Return to Segment 9: Little Seneca Lake to Island Lake
Go Back to Introduction: Big Sandy to Elkhart Park via Fremont and Highline Trails
- Introduction: Big Sandy to Elkhart Park via Fremont and Highline Trails
- Segment 1: Big Sandy to Marms Lake
- Segment 2: Marms Lake to Raid Lake
- --- Side Trip: Bonneville Lakes
- Segment 3: Raid Lake to Middle Fork Junction above Sandpoint Lake
- --- Side Trip: Middle Fork Lake Trail
- --- Side Trip: Middle Fork Lake via the Rainbow Lake Trail
- --- Side Trip: Photo Pass Trail
- Segment 4: Sandpoint Lake to Valley Lake Junction
- --- Side Trip: Europe Canyon and Pass
- Segment 5: Valley Lake Junction to North Fork Lake
- --- Side Trip: Hay Pass, the Golden Lakes and Fall Creek Pass
- Segment 6: North Fork Lake to Bell Lakes Junction
- Segment 7: Bell Lakes Junction to Pole Creek
- --- Side Trip: Cook and Wall Lakes
- Segment 8: Pole Creek to Little Seneca Lake
- Segment 9: Little Seneca Lake to Island Lake
- --- Side Trip: Titcomb Basin
- --- Side Trip: Indian Basin and Pass
- --- Side Trip: Island Lake Waterfall Hike
- Segment 10: Island Lake to Elkhart Park
Driving Directions to Elkhart Park Trailhead
Big Sandy Trailhead: This popular trailhead is located in the southern Wind River Range next to the Big Sandy River.
Directions from Pinedale: From the intersection of Pine Street (US 191) and North Tyler Ave (the Pinedale Tourism office is located on the northeast corner) in Pinedale, WY, drive south on Highway 191 for 11.7 miles and then turn left (east) on WY-353. After 15.5 miles you will notice signs referring to the road as the Big Sandy-Elkhorn Road and after 18 miles the paved road will change to a good packed dirt/gravel surface.
Shortly after the pavement ends go straight through a junction, and drive south crossing the Big Sandy River (Buckskin Crossing). Follow the road for a total of 27.3 miles. Shortly after crossing the Big Sandy River you will reach a junction with the Lander Cutoff Road (the next junction). Turn left on the Lander Cutoff Road. There is a wood sign at the intersection pointing toward the Big Sandy trailhead.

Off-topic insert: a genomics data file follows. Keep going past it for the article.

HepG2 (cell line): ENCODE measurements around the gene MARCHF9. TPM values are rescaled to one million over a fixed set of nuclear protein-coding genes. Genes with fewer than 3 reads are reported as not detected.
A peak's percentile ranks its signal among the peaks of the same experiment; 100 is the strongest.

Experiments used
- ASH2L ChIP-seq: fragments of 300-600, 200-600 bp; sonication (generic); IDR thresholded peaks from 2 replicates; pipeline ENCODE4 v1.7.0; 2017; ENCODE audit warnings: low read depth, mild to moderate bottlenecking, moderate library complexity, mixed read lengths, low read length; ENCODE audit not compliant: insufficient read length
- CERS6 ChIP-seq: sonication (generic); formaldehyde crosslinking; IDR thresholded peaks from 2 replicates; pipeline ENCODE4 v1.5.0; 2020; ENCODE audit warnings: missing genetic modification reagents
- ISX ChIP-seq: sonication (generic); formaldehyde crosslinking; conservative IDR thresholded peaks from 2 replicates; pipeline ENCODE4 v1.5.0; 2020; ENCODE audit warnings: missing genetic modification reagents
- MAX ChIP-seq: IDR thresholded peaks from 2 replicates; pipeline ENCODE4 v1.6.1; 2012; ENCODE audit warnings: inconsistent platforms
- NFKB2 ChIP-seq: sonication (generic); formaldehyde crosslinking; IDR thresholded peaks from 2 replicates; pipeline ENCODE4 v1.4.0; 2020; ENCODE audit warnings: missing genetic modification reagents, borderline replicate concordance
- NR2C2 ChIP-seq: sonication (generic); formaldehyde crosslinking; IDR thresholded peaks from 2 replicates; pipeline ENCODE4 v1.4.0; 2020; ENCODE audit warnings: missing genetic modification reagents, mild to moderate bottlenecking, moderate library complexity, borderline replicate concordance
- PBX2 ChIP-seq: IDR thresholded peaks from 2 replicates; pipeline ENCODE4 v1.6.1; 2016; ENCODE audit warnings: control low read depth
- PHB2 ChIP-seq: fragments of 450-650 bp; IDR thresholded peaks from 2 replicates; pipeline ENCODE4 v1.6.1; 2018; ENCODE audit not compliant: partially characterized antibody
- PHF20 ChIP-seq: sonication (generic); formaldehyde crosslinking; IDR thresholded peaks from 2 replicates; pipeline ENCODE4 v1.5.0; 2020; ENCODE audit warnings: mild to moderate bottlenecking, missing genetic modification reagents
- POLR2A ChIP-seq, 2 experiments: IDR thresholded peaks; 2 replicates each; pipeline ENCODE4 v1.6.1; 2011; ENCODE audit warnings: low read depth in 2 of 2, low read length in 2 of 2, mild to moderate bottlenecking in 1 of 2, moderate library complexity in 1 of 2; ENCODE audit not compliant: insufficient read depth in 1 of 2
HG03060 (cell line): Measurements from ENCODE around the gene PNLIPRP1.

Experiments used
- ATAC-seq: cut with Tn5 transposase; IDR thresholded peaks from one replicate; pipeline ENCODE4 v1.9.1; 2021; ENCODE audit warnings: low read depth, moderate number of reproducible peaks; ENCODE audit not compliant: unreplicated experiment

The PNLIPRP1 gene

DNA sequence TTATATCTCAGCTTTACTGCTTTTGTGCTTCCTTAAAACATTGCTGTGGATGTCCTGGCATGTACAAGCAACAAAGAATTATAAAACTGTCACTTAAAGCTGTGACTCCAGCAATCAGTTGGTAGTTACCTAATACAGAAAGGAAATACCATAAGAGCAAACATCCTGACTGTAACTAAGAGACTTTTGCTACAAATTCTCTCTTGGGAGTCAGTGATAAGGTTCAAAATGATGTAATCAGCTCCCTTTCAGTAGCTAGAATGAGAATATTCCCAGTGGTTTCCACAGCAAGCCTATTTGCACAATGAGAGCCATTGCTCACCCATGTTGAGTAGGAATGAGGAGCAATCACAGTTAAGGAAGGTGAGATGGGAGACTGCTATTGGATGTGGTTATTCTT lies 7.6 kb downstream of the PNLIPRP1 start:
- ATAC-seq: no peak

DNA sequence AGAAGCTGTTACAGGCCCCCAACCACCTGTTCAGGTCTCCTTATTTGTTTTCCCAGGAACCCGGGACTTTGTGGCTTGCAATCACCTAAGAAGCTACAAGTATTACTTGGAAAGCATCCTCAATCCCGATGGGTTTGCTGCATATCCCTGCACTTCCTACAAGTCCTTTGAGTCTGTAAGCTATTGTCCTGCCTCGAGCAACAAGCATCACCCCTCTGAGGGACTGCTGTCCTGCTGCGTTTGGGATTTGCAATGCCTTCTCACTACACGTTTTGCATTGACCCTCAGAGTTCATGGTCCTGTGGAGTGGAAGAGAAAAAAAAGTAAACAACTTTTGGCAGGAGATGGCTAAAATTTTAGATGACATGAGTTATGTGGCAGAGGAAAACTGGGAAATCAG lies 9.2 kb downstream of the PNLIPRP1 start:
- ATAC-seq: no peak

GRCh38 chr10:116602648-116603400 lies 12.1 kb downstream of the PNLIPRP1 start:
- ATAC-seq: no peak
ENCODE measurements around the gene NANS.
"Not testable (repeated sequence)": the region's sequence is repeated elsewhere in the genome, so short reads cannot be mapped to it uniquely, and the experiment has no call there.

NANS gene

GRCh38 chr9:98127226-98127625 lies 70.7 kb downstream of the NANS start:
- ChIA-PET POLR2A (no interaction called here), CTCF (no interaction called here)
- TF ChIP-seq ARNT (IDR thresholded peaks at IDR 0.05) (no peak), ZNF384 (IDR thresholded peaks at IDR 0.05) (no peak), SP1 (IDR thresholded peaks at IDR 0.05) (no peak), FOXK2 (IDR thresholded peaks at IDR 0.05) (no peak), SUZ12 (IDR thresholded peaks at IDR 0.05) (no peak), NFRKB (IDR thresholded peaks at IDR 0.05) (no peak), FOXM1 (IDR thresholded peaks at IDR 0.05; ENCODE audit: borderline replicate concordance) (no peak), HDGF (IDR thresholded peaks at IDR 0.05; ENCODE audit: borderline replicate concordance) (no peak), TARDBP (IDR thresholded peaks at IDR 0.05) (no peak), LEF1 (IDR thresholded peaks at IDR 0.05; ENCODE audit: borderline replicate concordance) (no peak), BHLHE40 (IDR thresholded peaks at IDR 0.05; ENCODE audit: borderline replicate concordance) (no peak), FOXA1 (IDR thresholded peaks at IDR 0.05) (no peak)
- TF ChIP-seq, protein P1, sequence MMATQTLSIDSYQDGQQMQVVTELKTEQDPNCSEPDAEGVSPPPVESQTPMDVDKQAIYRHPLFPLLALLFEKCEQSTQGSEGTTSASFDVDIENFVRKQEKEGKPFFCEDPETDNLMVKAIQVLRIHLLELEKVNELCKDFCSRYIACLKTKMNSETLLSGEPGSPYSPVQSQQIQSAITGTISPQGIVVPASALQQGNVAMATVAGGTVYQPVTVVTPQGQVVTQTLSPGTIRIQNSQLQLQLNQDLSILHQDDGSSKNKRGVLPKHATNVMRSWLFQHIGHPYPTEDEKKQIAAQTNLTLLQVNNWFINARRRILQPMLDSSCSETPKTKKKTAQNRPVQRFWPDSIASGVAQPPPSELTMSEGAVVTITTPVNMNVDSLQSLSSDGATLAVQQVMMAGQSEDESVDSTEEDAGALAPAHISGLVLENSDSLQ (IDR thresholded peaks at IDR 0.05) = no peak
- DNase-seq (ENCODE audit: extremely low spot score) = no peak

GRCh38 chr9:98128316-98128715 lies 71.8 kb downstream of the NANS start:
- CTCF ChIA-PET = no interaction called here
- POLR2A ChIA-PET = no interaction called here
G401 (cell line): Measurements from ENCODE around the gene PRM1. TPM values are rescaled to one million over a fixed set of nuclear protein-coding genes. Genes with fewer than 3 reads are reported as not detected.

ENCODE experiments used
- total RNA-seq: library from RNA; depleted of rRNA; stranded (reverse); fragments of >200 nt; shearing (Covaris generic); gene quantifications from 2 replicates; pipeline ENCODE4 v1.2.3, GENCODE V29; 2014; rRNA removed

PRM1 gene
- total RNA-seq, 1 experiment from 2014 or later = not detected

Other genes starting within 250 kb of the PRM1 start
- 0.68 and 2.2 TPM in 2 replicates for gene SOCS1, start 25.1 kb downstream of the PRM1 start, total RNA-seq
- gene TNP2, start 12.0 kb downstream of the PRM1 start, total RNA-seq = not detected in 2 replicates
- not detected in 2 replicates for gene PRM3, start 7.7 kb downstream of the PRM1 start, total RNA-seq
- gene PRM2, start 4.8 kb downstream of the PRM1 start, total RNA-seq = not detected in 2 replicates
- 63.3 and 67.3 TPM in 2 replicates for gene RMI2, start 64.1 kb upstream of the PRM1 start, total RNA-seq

Drive 7.0 miles on the Lander Cutoff Road and then turn left on the Big Sandy Opening Road. Here you will see a sign for the Big Sandy Campground and trailhead. The road now deteriorates and narrows. Blind corners and lush foliage along the road make it hard to see ahead. Drive carefully, following the rocky, rutted road for 9.8 miles to a "Y" intersection. Bear right at the intersection to continue along the Big Sandy Opening Road (Forest Service Road 850). (The road branching to the left leads to the Big Sandy Lodge and Mud Lake.) Follow the road for 0.8 miles to the trailhead parking area, equipped with an outhouse.
Allow an hour and a half to reach the trailhead from Pinedale. The parking area is too small for the number of backpackers visiting the area during the height of the summer. If the parking area is full, find a safe place to park off the access road.
I recommend a high clearance vehicle to reach the trailhead. Passenger cars can make it OK if driven carefully. Check at the Pinedale ranger station before starting your trip to learn about current road and trail conditions. The Ranger Station is located to the east of the Ridleys Grocery Store on US 191 (Pine Street in Pinedale). The entrance to the ranger station is on the Fremont Lake Road. (You can also reach the parking area for the ranger station by driving east through the Ridley’s parking lot.)
This trailhead is remote, so be sure to have a full tank of gas. The dirt road become slippery when wet. The campground at the parking area is tiny, with only 4 sites. I would not plan on camping at the trailhead before starting your backpack.
Elkhart Park Trailhead: From the intersection of Pine Street (US 191) and North Tyler Ave (the Pinedale Tourism office is located on the northeast corner) in Pinedale, WY, drive east on Highway 191 (East Pine Street) for 0.3 miles and bear left onto Fremont Lake Road. Follow this road for 14.3 miles and turn right into the large parking area for the Elkhart Park/Pole Creek Trailhead. After the first 3.0 miles the road will turn into Skyline Drive/Forest Service Road 370740. The trailhead is located at the northeast end of the parking lot between the outhouse and the trailhead kiosk. It should take about 25 minutes to drive the trailhead. The last section of the road has some holes and uneven spots.
- Backpack Intro
- Segment Photo Gallery
- Segment Map
- Trailhead(s) Information: Elkhart Park / Big Sandy
- Region Information: Wyoming's Wind River Range
- Other Hiking Regions in: Wyoming